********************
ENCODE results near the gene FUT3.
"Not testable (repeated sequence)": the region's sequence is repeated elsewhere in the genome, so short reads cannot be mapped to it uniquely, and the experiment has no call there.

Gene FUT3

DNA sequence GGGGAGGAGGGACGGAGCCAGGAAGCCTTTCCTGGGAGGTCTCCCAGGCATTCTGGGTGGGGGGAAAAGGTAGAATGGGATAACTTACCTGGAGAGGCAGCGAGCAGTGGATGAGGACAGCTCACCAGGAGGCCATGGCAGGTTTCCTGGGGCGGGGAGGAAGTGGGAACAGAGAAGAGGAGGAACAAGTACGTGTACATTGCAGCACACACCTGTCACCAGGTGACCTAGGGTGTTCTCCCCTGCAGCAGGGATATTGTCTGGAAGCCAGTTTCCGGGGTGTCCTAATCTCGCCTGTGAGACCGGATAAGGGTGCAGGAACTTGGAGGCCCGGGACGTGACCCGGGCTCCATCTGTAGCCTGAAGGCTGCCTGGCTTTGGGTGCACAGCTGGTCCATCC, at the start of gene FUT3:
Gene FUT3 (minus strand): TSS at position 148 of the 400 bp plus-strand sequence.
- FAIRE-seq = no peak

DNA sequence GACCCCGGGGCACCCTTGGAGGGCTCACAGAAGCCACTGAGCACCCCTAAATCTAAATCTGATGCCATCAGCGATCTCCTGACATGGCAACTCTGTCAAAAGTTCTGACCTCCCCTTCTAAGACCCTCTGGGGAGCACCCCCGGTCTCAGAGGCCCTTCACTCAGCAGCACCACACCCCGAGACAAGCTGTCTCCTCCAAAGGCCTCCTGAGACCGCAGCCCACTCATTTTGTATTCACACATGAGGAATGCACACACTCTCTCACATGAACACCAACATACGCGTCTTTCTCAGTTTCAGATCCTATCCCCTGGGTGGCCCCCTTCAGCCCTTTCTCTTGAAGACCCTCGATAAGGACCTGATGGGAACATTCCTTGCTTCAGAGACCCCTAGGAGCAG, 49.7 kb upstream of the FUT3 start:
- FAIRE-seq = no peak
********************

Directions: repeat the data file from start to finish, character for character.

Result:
ENCODE results near the gene FUT3.
"Not testable (repeated sequence)": the region's sequence is repeated elsewhere in the genome, so short reads cannot be mapped to it uniquely, and the experiment has no call there.

Gene FUT3

DNA sequence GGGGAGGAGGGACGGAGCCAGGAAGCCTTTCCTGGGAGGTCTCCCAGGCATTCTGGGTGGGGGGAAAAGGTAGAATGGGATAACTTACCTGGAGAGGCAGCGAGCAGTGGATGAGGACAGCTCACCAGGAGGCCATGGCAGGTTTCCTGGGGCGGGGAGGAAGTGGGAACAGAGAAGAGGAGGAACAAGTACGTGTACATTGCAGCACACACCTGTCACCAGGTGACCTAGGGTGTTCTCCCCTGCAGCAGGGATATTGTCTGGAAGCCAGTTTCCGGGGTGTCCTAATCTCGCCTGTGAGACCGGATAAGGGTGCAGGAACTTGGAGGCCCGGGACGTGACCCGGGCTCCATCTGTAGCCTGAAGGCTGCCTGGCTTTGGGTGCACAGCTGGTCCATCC, at the start of gene FUT3:
Gene FUT3 (minus strand): TSS at position 148 of the 400 bp plus-strand sequence.
- FAIRE-seq = no peak

DNA sequence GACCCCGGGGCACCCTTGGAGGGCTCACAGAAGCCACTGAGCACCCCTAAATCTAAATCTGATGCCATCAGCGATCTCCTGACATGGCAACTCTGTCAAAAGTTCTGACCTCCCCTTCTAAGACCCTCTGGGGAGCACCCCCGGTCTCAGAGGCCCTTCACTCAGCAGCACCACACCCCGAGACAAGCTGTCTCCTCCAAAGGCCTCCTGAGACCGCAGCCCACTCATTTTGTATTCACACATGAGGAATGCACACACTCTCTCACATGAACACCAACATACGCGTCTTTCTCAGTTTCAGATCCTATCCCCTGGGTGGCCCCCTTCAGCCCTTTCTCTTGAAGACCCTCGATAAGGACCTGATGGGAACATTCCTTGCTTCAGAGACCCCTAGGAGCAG, 49.7 kb upstream of the FUT3 start:
- FAIRE-seq = no peak